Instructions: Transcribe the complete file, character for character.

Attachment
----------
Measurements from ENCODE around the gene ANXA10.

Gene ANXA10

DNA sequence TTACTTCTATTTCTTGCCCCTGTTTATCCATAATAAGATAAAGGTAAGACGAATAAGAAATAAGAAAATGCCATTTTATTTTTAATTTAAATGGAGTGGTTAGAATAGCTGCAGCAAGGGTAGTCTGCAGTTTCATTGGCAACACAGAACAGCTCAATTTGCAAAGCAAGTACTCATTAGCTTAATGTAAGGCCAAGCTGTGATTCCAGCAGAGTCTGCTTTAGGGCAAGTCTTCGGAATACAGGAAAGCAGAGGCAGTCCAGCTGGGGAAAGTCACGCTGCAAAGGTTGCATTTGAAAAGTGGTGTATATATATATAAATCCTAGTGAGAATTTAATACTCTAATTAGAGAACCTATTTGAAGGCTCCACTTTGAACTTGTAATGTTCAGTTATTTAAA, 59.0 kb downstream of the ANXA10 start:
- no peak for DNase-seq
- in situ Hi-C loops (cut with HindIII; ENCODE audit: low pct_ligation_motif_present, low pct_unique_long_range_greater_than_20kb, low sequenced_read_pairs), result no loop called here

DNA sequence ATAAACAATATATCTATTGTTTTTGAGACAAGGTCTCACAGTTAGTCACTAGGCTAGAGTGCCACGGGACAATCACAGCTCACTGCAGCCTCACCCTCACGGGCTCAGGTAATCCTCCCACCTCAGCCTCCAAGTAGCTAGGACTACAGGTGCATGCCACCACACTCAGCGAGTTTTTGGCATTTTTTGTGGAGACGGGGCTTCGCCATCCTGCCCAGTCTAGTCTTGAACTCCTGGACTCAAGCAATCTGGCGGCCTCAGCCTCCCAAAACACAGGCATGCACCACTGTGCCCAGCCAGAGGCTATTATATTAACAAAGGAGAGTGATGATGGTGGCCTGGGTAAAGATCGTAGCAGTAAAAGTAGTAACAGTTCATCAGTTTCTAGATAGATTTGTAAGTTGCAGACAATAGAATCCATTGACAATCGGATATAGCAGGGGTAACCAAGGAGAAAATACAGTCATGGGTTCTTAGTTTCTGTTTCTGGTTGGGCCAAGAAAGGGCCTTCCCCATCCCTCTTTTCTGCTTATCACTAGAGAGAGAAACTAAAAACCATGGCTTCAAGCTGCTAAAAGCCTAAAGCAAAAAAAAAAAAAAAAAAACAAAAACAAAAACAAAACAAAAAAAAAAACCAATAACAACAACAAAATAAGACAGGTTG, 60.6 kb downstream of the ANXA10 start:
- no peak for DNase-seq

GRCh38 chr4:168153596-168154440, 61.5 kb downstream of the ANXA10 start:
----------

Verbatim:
Measurements from ENCODE around the gene ANXA10.

Gene ANXA10

DNA sequence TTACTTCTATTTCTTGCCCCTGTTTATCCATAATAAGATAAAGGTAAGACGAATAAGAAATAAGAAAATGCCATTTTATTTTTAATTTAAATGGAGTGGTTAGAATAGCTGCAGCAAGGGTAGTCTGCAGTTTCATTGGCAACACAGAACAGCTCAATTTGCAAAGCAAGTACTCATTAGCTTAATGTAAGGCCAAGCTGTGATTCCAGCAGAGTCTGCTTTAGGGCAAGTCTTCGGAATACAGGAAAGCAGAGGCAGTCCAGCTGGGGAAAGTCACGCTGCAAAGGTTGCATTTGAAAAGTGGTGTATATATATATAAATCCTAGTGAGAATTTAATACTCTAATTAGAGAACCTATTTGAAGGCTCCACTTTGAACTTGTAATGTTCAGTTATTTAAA, 59.0 kb downstream of the ANXA10 start:
- no peak for DNase-seq
- in situ Hi-C loops (cut with HindIII; ENCODE audit: low pct_ligation_motif_present, low pct_unique_long_range_greater_than_20kb, low sequenced_read_pairs), result no loop called here

DNA sequence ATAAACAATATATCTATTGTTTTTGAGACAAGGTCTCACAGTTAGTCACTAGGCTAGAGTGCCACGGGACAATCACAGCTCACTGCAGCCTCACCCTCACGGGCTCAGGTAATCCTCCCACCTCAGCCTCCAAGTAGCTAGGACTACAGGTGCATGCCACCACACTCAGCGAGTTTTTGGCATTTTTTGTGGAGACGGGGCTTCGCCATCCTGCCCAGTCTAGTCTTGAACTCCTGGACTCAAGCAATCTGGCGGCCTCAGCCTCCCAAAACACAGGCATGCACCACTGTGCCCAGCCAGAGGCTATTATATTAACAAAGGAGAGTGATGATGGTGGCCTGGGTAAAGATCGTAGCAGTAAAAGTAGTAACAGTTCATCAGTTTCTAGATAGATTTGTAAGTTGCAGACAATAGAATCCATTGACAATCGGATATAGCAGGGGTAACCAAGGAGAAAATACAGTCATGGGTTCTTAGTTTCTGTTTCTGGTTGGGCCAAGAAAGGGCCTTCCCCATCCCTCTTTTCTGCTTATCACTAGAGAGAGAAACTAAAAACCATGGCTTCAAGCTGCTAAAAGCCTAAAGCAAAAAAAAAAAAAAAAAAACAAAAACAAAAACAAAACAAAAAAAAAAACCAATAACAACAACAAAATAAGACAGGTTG, 60.6 kb downstream of the ANXA10 start:
- no peak for DNase-seq

GRCh38 chr4:168153596-168154440, 61.5 kb downstream of the ANXA10 start: